I guess my point is that you are not the only person who has a complex relationship with abortion and that perhaps we should have a complex relationship with it, because the ending of a life or the potential for life should not be taken lightly. Neither should a woman's right to her personal and bodily autonomy.

Christian Feminist said...

Thanks for your comment. It wasn't my intention to say that all pro-choice people are pro-abortion, I think you're right so thank you for highlighting that.

Feminist Avatar said...

On rereading my comment it sounds a bit aggressive and that was not my intention- sorry. I was just trying to say that this debate is much more wide-spread within the feminist movement than is often thought- so you are not alone.

I actualy think the whole issue of the sacredness of life is really interesting and is something that the Church (although not necessarily individual Christians) does really badly. I think one of the reasons that the anti-choice movement and the Church get a bad rep is its apparent lack of compassion for women and for the children once they are born. It's ability to condemn women who have abortions, but equally condemn women who fall pregnant outside of marriage and then advertise it through keeping the child. Through expecting women to give birth to babies but giving absolutely no support to those women after birth-no financial help, no free creches, no demand that women with children aren't unequally paid or restricted in their career choices. No support to ensure that children don't grow up in homes where they lack food or clothing or in environments where they effectively are denied life choices through poverty and crime. In many respects, we forget that life is sacred once it leaves the womb.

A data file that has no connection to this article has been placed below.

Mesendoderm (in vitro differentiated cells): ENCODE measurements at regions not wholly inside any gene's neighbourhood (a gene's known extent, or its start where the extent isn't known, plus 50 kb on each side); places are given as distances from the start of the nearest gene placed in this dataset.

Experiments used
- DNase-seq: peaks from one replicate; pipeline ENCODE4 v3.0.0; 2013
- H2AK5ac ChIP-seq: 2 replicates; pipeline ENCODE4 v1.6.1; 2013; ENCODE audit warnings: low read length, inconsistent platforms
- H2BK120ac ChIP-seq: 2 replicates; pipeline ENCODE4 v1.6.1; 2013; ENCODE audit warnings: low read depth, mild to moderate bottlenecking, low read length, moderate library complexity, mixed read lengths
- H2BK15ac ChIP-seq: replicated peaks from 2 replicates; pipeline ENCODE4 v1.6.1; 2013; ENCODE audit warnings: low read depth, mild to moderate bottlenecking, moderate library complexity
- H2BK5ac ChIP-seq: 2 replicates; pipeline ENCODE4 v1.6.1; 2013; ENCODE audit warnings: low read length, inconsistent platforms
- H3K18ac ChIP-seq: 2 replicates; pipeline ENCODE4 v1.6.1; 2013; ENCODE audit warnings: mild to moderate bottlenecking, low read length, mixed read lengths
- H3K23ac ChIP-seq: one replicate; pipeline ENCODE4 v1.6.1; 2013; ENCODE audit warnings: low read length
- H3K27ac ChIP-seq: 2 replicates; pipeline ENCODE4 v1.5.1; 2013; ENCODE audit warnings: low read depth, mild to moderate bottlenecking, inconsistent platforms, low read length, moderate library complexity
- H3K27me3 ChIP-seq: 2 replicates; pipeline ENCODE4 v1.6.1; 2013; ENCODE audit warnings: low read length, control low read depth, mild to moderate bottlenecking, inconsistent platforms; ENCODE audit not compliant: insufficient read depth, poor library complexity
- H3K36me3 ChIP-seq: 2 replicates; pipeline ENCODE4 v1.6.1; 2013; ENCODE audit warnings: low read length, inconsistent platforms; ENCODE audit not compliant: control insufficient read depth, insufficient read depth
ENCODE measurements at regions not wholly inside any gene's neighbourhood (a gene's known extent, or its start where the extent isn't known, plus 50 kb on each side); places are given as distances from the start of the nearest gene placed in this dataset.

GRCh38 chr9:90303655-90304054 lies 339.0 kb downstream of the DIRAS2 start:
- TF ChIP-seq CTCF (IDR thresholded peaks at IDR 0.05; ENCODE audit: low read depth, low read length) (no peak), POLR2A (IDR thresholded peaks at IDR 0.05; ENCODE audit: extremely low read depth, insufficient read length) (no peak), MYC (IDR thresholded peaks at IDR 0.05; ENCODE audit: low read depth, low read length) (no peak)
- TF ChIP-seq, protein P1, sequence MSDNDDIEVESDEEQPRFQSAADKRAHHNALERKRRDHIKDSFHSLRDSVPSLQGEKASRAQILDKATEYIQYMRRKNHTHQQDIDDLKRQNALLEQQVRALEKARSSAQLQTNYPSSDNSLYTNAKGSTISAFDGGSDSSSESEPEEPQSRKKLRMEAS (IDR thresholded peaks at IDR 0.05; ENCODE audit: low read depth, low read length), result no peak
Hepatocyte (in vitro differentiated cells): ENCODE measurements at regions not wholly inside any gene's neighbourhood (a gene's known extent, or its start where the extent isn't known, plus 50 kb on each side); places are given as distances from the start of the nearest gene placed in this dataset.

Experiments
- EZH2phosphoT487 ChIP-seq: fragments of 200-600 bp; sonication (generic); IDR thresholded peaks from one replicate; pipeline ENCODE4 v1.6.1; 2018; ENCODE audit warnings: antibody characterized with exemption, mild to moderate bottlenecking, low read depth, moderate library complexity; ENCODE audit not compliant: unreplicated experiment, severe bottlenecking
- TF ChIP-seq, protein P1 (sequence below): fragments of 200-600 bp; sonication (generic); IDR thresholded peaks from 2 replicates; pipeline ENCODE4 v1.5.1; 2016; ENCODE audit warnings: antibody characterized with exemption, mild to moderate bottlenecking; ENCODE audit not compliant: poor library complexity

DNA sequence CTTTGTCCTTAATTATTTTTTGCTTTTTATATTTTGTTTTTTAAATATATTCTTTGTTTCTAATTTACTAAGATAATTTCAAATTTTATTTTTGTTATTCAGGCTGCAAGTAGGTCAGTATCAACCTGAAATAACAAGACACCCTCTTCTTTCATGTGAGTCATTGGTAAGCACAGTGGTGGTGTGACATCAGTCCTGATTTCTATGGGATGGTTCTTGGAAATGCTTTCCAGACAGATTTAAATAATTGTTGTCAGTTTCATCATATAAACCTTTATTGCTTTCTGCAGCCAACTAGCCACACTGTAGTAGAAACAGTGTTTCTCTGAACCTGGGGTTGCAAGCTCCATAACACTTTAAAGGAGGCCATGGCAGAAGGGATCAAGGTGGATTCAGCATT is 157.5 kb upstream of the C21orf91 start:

Now I know that there are Christian organisations who work hard to deal with lots of these issues, and they do very valuable work, but the Church is a still a powerful institution and it should make a stand. If it wants to be the arbiter of morality, it needs to also be the arbiter of social justice. The Bible is full of commands to ensure that the poor and needy are supported, and (indeed in the same books that say women should not be in leadership) it calls on households to have widow's lists where they financially support other members of the community. Until we are willing as Christians to make REAL sacrifices to our personal comfort levels, we cannot ask women to sacrifice their personal autonomy.

Christian Feminist said...